Comparison of pain during skin-prick testing, immunizations, and phlebotomy

Christopher A. Coop*, Joseph P. Forester

*Corresponding author for this work

Research output: Contribution to journalArticlepeer-review

4 Scopus citations

Abstract

Background: Allergy skin prick testing is a medical procedure that is very useful for assessing a patient's sensitization to specific allergens. Some patients are worried about pain associated with prick skin testing. Objective: To compare pain among different age groups, to look at pain during skin prick testing in younger children, and to compare the pain during skin prick testing to procedures including routine immunizations and phlebotomy. Methods: A survey was provided to patients undergoing allergy skin testing, immunizations or phlebotomy at the Wilford Hall Medical Center. Results: There were 197 patients and 26 parents of patients aged 3-8 years who completed surveys during allergy skin testing. The average anticipated (pre procedure) pain score was 4.3 for the patients aged 3-8 years, 4.6 for the patients aged 9-17 years and 3.2 for the patients older than 17 years. The average actual pain score of the patients during skin testing was 3.1 for the patients aged 3-8 years, 2.2 for the patients aged 9-17 years and 1.4 for the patients older than 17 years. For the parents of patients aged 3-8 years, the average anticipated average pain score was 3.0 and the average actual pain score was 1.7. Conclusions: The actual pain experienced from skin prick testing is perceived to be much less than the anticipated pain. Patients and referring physicians should not have a fear of pain from allergy skin prick testing.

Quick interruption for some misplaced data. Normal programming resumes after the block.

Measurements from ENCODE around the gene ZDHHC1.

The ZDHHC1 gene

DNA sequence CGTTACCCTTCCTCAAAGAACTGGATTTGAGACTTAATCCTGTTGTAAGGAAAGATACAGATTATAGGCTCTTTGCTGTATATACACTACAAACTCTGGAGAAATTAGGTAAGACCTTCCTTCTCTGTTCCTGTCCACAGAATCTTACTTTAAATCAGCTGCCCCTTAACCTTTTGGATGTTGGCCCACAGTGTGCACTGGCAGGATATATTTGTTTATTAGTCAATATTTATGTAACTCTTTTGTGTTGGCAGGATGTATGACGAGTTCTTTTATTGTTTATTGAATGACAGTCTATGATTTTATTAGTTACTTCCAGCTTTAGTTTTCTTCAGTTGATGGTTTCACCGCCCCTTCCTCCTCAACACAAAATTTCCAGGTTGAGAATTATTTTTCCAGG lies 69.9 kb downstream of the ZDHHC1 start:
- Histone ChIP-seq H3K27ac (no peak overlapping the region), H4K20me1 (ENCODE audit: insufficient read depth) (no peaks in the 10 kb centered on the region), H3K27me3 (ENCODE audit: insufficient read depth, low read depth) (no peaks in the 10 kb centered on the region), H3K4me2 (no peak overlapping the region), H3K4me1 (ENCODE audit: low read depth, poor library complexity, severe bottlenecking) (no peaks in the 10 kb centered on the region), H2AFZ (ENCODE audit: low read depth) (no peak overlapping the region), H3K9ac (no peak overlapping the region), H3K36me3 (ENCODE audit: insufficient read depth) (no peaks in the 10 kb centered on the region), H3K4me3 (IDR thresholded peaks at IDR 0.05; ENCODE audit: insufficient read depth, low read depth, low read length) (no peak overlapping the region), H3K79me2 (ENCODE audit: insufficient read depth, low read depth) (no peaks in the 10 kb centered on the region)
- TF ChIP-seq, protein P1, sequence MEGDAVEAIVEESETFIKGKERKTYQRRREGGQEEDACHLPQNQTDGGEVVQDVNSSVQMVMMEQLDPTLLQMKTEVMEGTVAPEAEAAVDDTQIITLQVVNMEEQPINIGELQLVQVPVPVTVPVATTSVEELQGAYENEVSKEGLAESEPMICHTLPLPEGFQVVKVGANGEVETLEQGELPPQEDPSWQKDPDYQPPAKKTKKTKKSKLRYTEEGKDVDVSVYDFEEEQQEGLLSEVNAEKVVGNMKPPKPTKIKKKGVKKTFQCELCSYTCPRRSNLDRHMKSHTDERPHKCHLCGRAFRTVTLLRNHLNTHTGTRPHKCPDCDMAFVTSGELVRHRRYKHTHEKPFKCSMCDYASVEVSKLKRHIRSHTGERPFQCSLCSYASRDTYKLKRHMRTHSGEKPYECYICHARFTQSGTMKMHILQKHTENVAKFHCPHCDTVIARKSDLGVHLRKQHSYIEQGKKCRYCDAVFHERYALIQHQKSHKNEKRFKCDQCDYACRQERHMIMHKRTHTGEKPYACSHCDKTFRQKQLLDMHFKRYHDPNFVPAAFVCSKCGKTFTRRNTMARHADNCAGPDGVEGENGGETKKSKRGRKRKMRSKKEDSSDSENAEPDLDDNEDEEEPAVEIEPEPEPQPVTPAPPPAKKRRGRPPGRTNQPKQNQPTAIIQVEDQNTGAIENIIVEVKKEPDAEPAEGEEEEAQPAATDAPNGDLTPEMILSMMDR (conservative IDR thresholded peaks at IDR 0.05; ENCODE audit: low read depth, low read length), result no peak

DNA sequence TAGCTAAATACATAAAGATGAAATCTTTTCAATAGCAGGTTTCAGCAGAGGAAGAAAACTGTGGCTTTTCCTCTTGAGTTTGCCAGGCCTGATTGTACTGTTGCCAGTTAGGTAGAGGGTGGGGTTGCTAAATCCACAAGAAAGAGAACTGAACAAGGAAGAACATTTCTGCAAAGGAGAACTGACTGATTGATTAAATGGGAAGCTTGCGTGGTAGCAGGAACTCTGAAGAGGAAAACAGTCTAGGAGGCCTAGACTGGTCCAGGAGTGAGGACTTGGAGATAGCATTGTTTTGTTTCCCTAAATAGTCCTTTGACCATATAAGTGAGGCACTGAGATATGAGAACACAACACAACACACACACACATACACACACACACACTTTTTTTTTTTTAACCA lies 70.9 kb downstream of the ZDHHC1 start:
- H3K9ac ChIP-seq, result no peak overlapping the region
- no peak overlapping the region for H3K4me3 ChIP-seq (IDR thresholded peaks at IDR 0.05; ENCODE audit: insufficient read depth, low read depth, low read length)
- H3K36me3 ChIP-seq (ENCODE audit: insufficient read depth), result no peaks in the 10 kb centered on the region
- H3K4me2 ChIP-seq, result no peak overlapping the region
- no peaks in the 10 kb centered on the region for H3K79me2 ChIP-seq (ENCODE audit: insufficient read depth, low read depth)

Original languageEnglish
Pages (from-to)e93-e97
JournalAllergy and Asthma Proceedings
Volume37
Issue number5
DOIs
StatePublished - 1 Sep 2016
Externally publishedYes

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